Keep Your Admin Skills in Shape
By Therese Droste Monster Contributing Writer
Successful administrative professionals don’t stay on top by accident; they work at it by constantly improving their skills.
“You must take classes and continue training, because software programs and other things are constantly changing,” says Cynthia Lively, past president of the International Association of Administrative Professionals (IAAP). Lively, who has 36 years of admin experience, is also the administrative assistant to the headmaster at the Eaglebrook School in Deerfield, Massachusetts.
Classes for Every Learning Style
Where do you find training programs? Start close to home.
“Community colleges are more attuned to what skills employers need in your area,” says Lively. “The offerings are usually vast, from [Microsoft] Access classes to how to create Web pages.” Community college courses can also be inexpensive, she notes.
Self-learners can follow Lively’s lead. Two years ago, she took a six-week online advanced computer course offered through a community college. “I was busy. I wanted to do things at my own convenience and didn’t want to have to go back out at night to attend a class,” she says. Assignments that she received on Wednesdays and Fridays had to be finished by the following Wednesday. The assignment directions were 16 to 20 pages. “That may sound long, but compare reading those pages to sitting in a classroom for three hours a week, and it puts things into perspective,” Lively says.
While Lively was comfortable taking an online course through a college, others are wary of what they may be paying for. To ease those worries, the American Society for Training and Development offers the E-learning Courseware Certification Program, which provides data on the quality of Web-based courses.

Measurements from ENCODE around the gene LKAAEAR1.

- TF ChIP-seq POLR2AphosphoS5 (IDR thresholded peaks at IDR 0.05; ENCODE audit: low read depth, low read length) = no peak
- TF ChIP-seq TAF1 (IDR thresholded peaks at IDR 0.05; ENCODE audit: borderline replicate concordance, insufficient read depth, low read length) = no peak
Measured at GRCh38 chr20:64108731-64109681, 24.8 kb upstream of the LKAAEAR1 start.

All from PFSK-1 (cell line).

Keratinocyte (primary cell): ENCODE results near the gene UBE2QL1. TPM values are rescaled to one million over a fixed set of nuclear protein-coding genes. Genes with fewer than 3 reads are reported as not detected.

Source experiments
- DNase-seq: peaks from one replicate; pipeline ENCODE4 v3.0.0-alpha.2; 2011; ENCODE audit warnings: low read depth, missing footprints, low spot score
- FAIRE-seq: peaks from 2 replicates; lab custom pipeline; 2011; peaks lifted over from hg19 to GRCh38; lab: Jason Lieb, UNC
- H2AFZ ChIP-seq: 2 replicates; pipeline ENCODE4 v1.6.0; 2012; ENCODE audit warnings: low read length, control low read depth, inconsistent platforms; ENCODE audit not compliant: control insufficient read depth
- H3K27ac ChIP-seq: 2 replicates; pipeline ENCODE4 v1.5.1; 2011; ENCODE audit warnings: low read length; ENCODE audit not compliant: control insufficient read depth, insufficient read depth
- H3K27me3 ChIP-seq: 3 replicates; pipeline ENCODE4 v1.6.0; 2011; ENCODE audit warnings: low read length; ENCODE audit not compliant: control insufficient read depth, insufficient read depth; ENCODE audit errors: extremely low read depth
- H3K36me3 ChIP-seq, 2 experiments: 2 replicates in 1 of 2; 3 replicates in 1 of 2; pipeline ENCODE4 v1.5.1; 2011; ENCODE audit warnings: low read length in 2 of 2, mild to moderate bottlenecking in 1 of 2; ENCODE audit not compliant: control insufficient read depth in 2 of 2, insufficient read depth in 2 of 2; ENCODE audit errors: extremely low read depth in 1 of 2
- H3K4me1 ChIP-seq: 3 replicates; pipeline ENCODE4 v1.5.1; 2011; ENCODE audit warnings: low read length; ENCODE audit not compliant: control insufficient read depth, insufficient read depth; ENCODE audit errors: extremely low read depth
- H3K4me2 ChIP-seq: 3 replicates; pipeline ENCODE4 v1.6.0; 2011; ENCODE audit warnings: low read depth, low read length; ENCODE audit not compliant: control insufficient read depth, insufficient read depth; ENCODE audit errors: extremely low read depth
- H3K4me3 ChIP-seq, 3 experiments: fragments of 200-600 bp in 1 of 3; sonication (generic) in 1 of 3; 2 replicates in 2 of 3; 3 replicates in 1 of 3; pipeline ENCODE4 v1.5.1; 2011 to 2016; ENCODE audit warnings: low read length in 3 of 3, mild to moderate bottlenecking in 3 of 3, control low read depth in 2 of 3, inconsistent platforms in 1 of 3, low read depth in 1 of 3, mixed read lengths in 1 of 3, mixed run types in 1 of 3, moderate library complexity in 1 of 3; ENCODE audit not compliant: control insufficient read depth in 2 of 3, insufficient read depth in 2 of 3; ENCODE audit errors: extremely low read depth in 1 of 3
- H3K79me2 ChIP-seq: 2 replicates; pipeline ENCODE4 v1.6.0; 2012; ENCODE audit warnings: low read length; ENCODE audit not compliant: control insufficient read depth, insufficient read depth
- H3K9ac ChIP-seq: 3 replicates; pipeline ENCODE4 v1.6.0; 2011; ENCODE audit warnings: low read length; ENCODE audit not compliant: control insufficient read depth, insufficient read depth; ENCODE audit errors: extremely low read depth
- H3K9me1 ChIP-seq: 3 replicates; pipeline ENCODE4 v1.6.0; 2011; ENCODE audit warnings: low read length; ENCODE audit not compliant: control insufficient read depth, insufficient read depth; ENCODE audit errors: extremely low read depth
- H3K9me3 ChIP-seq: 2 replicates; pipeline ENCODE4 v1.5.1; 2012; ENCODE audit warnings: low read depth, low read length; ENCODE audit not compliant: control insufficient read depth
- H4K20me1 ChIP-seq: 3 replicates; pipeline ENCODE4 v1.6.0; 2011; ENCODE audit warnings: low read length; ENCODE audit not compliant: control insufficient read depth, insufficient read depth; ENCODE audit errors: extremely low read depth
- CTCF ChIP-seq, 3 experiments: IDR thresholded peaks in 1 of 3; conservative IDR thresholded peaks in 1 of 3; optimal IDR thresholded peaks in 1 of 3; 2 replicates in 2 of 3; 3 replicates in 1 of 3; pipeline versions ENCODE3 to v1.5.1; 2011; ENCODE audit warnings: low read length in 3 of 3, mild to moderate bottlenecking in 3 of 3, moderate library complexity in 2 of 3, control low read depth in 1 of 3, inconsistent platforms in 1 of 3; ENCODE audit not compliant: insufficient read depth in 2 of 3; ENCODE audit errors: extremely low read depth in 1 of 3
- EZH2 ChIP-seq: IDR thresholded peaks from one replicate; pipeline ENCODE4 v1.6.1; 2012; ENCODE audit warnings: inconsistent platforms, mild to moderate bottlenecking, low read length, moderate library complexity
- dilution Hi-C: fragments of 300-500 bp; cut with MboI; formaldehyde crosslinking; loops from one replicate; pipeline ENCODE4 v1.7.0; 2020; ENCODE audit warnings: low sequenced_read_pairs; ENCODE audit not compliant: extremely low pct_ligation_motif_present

Other alternatives include computer-training companies and “soft study materials such as the Dummies [series of] books,” says Rick Stroud, communications manager for the IAAP. And don’t overlook the obvious: “Software packages you buy come with tutorials. That’s great if you’re more of a self-learner, because the tutorials can walk you right through the lessons,” Stroud says.
Stroud also suggests that administrative workers check out Microsoft Office Specialist (MOS) information. “Since some 98 percent of business offices use Microsoft Office products, we encourage MOS certification for administrative staff,” he says.
Stick with reputable, well-known organizations or educational institutions. “Research, ask for references, talk to people who’ve taken courses at the company,” Stroud says. “As a general rule, find someone who has been in business for a while.” While prices for classes can jump all over the place, Stroud says to regard any money you spend on training as an investment. “The new skills will allow you to make a higher salary,” he says.
The IAAP recognizes that there are many avenues to take when trying to obtain training. The IAAP suggests that admins:
- -Attend community college classes, or classes offered at business, vocational or technical schools.
- -Talk to HR directors to find out what training opportunities are offered through your company.
- -Subscribe to professional publications and personal computer magazines.
- -Find self-tutorial programs. As training vehicles, self-tutorials are extremely attractive, especially for learning software.
- -Join professional organizations to network and share ideas with other professionals.
- -Join continuing-education mailing lists from local schools. Also check your newspaper for computer and other classes offered locally.
This article first appeared on Monster